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The Academy Awards are upon us once again, bringing glitz, glamour, and a good dose of Hollywood self-congratulation. It’s also an opportunity to see what we, as a culture, are either creating or consuming in this particular art form.

Glancing at the top-grossing movies of the year, almost all of the top 10 are targeted mainly at people in their 20s and younger—there’s lots of action and animation. The top box-office draw, based on a young adult novel, is The Hunger Games: Catching Fire, a well-made, well-acted movie with themes of justice and fighting oppression.

Only one of the top-grossing films is also up for Best Picture. Gravity, the story of an astronaut stranded in space, is contending for Best Picture, Best Directing (Alfonso Cuarón), and Best Actress (Sandra Bullock), as well as seven other categories. It straddles the line between spectacular action movie and movie with an artistic bent.

However, whether they’ve made the list of the 10 movies that sold the most tickets or the nine that garnered Best Picture nominations—or even if they didn’t make either list—common threads run through many of the year’s movies. Yes, they are often rife with profanity and sexual content, but if we look beyond that, movies can tell us a lot about what our world is hungering after.

One of those things is justice. A theme common to many of the year’s movies is the huge divide between those who have power and those who do not, and the way that continues to show up in our history. Slavery in 12 Years a Slave; racial issues in Lee Daniel’s The Butler, 42, and Fruitvale Station; apartheid in Mandela: Long Walk to Freedom; the economic divide between the U.S. and Somalia in Captain Phillips; the marginalization of AIDS patients in the 80s in Dallas Buyers Club; and even the power one branch of the Roman Catholic Church wielded over unwed mothers in Philomena. And as mentioned before, Catching Fire highlights the way a government can oppress its people. The people making movies and the people watching and judging them are interested in the ways that power is used and misused, a topic that Christians are also engaging as we seek to renew and transform.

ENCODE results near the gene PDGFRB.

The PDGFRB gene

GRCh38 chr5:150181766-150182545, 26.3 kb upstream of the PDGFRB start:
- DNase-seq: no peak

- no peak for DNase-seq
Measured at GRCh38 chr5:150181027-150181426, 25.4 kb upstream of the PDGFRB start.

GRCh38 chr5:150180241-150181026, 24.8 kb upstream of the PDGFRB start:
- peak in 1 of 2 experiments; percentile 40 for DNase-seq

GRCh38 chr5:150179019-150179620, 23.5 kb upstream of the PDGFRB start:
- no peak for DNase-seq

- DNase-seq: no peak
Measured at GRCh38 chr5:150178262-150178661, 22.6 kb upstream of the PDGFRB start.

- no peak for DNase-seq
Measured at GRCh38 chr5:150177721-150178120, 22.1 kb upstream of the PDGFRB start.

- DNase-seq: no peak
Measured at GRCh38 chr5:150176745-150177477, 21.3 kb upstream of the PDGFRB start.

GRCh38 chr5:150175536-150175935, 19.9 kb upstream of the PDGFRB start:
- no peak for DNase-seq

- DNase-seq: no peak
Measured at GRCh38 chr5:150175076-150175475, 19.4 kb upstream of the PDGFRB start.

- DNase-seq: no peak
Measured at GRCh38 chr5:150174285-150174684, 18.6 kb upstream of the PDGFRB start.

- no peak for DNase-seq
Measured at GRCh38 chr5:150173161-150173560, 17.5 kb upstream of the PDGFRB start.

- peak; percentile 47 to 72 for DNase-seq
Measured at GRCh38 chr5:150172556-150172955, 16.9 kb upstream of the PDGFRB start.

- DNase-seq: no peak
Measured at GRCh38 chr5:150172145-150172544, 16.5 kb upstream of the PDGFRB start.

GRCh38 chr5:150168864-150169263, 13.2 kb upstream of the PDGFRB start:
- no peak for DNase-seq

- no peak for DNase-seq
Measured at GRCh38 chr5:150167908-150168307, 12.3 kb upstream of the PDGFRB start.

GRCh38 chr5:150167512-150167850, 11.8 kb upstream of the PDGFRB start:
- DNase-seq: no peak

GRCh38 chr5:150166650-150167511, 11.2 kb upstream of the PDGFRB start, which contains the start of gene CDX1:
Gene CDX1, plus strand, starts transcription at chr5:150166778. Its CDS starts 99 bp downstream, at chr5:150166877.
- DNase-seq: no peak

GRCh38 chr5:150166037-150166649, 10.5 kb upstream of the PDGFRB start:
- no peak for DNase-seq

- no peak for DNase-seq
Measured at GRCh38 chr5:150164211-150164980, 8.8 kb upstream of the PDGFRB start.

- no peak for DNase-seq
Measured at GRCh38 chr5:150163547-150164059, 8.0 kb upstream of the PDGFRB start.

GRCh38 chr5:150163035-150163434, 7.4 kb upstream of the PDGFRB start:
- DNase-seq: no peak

Another is salvation. Oh, moviegoers may not be looking for salvation as we know it, but many are looking for a savior, someone who can save the day or bring change, whether in the form of a superhero (Superman, Ironman, Thor) or a strong leader or role model (Mandela, Jackie Robinson in 42, Captain Phillips, Katniss Everdeen in Catching Fire).

The desire for beauty is usually obvious in the Oscar nominations, and this year is no exception. Gravity is full of beautiful images of both space and Earth, and Nebraska’s artistic rendering of small-town life in the Great Plains offers a very stark form of beauty. American Hustle gives us a cast full of beautiful people doing unlovely things and then proceeds to skewer the ridiculous ways of fashion and style in the 1970s. 12 Years a Slave, a movie that excels in describing the broken, soiled nature of humanity, intersperses those horrors with shots of exquisite natural beauty, showing us that the earth itself cries out for something more.

But most of all, the movies show a burning desire for love and acceptance. Loneliness and isolation show up everywhere: in the stranded astronaut, in the ship captain taken by pirates, in the broken families of August: Osage County and Nebraska, in the isolation of AIDS patients in Dallas Buyers Club. Philomena is desperate to know the son who was adopted; the lead character in Her is so isolated that he falls in love with an operating system. The author of Mary Poppins is still grieving her father in Saving Mr. Banks, Cate Blanchett plays an unlikeable but unbearably lonely woman in Blue Jasmine, and Robert Redford’s character struggles alone to survive in All Is Lost. Even the Disney blockbuster Frozen revolves around a girl who is kept apart from the rest of the world and taught to hide her emotions even from herself.

Our sinful human nature is on full display, for better or for worse, in movie theaters. But so is our humanity and our God-given desire for justice, beauty, salvation, and love. Sometimes this particular art form can evoke compassion and understanding in ways that everyday life does not. Yes, truth can be found even in Hollywood.

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